Solar panel imports 'harm US producers'


The Las Vegas Strip is shown behind solar panels during a dedication ceremony to commemorate the completion of the 102-acre, 15-megawatt Solar Array II Generating Station at Nellis Air Force Base on February 16, 2016 in Las Vegas, Nevada.Image copyright
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Imports of solar panels have harmed US manufacturers, the US International Trade Commission ruled on Friday.

The decision was a win for the two US-based producers that brought the case, saying their business had been hurt by a flood of foreign products.

President Donald Trump will decide on potential remedies for the industry.

The case is controversial, as US firms that install and assemble panels worry that more expensive products could slow the industry’s growth.

The commission has several more weeks to make a recommendation for how President Trump should proceed. A remedy, which could include tariffs or quotas, has not been decided.

Mr Trump has made America First a signature part of his trade policy, speaking in favour of greater protections for US companies and jobs.

The case was brought by Suniva and SolarWorld Americas, which are majority-owned by overseas businesses and face financial troubles.

They say more than two dozen US solar panel manufacturing operations have stopped in recent years as imports surged.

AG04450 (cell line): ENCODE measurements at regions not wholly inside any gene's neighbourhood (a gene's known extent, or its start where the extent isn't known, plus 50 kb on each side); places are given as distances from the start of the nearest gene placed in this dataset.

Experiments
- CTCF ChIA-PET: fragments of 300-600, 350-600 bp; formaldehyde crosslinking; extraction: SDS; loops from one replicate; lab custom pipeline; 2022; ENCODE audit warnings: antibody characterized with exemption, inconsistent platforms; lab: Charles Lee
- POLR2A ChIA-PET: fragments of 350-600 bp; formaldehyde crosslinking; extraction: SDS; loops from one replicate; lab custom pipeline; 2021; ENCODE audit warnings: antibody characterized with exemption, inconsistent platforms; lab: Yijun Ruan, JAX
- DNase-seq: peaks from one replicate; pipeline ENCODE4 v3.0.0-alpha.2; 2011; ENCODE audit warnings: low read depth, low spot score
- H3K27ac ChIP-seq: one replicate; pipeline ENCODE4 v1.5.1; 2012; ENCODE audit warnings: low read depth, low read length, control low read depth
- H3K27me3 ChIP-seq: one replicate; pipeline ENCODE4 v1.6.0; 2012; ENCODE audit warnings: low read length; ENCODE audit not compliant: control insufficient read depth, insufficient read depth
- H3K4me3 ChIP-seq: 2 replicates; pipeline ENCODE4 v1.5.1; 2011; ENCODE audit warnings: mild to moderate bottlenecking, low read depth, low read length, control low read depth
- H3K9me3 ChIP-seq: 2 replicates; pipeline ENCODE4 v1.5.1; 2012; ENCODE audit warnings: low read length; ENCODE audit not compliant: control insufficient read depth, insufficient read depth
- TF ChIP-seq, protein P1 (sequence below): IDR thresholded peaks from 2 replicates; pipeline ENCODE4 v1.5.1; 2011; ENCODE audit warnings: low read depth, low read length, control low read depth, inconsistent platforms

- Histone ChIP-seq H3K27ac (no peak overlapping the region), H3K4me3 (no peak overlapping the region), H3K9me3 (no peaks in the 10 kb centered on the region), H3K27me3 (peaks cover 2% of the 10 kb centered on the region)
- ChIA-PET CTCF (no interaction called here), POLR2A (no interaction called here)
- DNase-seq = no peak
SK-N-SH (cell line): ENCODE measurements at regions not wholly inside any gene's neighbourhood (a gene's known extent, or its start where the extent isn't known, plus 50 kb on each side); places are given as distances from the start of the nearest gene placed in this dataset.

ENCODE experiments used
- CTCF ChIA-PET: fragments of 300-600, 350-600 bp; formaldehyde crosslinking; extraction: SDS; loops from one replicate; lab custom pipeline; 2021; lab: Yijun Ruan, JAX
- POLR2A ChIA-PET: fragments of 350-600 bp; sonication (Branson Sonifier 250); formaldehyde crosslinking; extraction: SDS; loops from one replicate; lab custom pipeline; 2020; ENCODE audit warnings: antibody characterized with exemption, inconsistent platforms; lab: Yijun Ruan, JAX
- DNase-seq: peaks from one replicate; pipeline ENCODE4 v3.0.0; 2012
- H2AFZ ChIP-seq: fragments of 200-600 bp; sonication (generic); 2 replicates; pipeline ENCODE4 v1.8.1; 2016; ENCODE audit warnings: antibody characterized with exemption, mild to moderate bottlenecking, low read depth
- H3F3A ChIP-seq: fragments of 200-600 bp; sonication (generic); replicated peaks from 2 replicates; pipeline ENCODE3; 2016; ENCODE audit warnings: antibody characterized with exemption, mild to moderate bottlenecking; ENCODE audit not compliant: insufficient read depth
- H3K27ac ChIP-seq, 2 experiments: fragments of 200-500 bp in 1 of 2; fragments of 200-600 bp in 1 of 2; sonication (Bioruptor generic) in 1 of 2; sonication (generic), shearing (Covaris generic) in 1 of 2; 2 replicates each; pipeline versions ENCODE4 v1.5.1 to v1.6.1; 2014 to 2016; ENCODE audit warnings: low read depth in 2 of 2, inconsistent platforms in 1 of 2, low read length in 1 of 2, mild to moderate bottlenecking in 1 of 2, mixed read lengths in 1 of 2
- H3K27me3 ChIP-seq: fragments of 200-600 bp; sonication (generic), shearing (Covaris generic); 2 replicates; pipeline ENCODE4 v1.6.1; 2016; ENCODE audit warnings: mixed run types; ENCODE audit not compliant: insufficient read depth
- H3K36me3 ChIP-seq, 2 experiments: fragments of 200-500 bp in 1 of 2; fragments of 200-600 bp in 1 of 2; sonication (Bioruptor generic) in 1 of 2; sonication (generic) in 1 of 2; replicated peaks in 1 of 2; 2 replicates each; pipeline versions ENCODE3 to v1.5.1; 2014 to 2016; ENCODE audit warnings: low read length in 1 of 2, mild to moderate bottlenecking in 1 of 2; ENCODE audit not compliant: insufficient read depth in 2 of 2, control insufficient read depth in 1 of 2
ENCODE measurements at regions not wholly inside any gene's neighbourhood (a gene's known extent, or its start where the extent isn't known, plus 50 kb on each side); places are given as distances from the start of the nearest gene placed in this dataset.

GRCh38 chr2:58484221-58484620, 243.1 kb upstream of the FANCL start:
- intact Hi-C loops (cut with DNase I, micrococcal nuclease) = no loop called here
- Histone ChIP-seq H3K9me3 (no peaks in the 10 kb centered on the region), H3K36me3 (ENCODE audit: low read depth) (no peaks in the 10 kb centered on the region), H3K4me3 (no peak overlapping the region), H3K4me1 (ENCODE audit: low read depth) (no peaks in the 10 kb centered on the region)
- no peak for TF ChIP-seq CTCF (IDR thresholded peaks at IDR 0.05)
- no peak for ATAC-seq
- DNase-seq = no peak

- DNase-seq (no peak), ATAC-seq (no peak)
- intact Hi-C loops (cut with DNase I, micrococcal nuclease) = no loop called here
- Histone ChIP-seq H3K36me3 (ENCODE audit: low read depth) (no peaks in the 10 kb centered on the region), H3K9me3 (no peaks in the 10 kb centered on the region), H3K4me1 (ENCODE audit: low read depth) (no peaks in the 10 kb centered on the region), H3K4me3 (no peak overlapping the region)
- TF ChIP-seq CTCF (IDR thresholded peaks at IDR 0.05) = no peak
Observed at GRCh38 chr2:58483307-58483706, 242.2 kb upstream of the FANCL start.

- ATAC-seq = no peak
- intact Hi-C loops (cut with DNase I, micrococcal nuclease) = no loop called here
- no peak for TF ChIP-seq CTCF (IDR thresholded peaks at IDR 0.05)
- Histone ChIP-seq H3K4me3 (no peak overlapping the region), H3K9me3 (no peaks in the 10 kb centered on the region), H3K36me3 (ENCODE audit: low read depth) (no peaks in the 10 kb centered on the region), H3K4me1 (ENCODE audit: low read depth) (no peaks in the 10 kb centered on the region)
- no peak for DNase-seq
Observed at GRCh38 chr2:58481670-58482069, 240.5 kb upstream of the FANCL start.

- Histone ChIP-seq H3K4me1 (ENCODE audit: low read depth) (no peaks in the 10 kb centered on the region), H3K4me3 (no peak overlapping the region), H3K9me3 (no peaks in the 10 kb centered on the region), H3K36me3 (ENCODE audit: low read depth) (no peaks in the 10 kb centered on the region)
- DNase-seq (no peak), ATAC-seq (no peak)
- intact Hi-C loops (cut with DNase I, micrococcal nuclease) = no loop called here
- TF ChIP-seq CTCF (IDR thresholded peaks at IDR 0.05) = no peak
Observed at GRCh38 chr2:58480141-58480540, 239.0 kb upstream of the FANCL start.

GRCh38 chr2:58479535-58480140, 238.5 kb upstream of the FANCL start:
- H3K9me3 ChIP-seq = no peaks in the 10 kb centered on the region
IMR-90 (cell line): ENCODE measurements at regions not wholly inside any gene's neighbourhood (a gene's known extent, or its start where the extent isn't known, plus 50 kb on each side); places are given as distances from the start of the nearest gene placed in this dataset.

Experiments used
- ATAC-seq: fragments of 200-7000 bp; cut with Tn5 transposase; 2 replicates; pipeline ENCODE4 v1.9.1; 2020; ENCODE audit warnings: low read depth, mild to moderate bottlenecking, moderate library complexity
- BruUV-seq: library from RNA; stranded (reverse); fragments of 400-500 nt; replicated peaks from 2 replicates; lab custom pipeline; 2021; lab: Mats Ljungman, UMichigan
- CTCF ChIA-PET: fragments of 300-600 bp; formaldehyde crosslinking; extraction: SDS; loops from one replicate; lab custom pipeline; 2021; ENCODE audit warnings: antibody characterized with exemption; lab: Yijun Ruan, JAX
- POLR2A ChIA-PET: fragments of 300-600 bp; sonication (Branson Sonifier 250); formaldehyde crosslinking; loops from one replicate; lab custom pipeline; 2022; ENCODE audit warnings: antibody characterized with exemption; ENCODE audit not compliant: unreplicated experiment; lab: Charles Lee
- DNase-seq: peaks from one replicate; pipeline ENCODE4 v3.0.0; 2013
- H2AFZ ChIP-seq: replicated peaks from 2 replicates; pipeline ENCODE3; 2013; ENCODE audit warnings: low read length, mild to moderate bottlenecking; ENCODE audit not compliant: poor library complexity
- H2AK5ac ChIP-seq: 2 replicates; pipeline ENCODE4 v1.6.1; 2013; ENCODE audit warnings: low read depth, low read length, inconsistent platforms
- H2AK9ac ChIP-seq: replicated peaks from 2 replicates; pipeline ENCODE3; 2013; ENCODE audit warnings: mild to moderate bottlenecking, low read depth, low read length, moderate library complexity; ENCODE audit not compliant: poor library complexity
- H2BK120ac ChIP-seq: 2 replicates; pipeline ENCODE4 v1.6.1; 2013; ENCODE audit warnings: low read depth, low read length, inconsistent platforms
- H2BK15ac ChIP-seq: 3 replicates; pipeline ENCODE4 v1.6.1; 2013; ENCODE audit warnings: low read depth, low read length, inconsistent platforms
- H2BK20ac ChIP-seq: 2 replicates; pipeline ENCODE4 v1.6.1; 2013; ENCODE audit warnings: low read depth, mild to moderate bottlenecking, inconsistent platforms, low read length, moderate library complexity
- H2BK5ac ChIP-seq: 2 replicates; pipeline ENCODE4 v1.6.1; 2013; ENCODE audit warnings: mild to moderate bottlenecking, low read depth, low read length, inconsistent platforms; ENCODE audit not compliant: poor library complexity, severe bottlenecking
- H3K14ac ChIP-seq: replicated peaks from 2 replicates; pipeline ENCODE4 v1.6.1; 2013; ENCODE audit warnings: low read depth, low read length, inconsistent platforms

Attorney Timothy Brightbill, who represented SolarWorld, called the decision a “win for American manufacturing” and the solar industry.

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SolarWorld employs about 300 people in Oregon, down from 1,300 at the peak, but the firm is hopeful this decision will help the business return to growth, he said.

“In order to have a strong solar industry, we need to have manufacturing in America as a key component,” he said.

A ‘shakedown’?

The US solar industry employs about 260,000 people, according to the Solar Energy Industries Association.

The organisation’s president and chief executive, Abigail Ross Hopper, said the trade commission’s decision was “disappointing”.

She criticised the tariffs proposed by Suniva as relief, arguing that they would increase prices and drive many other solar energy companies out of business.

The US has already imposed tariffs on Chinese solar panels, which led to increased imports from other countries. A remedy in this case would apply to all countries.

“As the remedy phase moves forward, I am determined to reach a conclusion that will protect the solar industry, our workers and the American public from what amounts to a shakedown by these two companies,” Ms Hopper said.



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